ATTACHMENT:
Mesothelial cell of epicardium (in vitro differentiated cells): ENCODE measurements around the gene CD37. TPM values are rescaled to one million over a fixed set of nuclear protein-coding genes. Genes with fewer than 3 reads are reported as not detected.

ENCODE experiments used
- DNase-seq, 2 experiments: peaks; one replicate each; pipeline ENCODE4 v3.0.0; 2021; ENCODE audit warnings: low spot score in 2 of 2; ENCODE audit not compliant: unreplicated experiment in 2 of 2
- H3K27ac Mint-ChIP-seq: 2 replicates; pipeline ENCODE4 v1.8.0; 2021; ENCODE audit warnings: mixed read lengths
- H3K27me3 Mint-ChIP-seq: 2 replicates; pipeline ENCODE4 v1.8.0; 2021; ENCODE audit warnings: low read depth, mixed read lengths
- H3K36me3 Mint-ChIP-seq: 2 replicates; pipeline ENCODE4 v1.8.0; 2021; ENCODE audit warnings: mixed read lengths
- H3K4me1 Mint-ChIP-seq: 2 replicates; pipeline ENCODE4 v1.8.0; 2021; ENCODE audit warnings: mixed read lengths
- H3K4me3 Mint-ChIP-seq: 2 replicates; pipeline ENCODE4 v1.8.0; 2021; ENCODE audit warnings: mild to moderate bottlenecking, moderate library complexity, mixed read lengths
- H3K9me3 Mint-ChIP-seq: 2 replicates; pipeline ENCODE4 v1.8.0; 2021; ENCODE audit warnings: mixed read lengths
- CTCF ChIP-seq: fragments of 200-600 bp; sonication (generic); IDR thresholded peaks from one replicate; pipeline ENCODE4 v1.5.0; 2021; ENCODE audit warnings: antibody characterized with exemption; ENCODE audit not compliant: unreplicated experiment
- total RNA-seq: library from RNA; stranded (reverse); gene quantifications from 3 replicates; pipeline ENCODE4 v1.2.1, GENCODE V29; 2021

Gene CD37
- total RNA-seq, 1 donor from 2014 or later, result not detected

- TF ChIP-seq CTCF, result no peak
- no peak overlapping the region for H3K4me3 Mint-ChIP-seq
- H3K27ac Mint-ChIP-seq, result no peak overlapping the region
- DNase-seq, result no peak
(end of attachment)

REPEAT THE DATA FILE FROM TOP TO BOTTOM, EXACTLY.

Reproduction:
Mesothelial cell of epicardium (in vitro differentiated cells): ENCODE measurements around the gene CD37. TPM values are rescaled to one million over a fixed set of nuclear protein-coding genes. Genes with fewer than 3 reads are reported as not detected.

ENCODE experiments used
- DNase-seq, 2 experiments: peaks; one replicate each; pipeline ENCODE4 v3.0.0; 2021; ENCODE audit warnings: low spot score in 2 of 2; ENCODE audit not compliant: unreplicated experiment in 2 of 2
- H3K27ac Mint-ChIP-seq: 2 replicates; pipeline ENCODE4 v1.8.0; 2021; ENCODE audit warnings: mixed read lengths
- H3K27me3 Mint-ChIP-seq: 2 replicates; pipeline ENCODE4 v1.8.0; 2021; ENCODE audit warnings: low read depth, mixed read lengths
- H3K36me3 Mint-ChIP-seq: 2 replicates; pipeline ENCODE4 v1.8.0; 2021; ENCODE audit warnings: mixed read lengths
- H3K4me1 Mint-ChIP-seq: 2 replicates; pipeline ENCODE4 v1.8.0; 2021; ENCODE audit warnings: mixed read lengths
- H3K4me3 Mint-ChIP-seq: 2 replicates; pipeline ENCODE4 v1.8.0; 2021; ENCODE audit warnings: mild to moderate bottlenecking, moderate library complexity, mixed read lengths
- H3K9me3 Mint-ChIP-seq: 2 replicates; pipeline ENCODE4 v1.8.0; 2021; ENCODE audit warnings: mixed read lengths
- CTCF ChIP-seq: fragments of 200-600 bp; sonication (generic); IDR thresholded peaks from one replicate; pipeline ENCODE4 v1.5.0; 2021; ENCODE audit warnings: antibody characterized with exemption; ENCODE audit not compliant: unreplicated experiment
- total RNA-seq: library from RNA; stranded (reverse); gene quantifications from 3 replicates; pipeline ENCODE4 v1.2.1, GENCODE V29; 2021

Gene CD37
- total RNA-seq, 1 donor from 2014 or later, result not detected

- TF ChIP-seq CTCF, result no peak
- no peak overlapping the region for H3K4me3 Mint-ChIP-seq
- H3K27ac Mint-ChIP-seq, result no peak overlapping the region
- DNase-seq, result no peak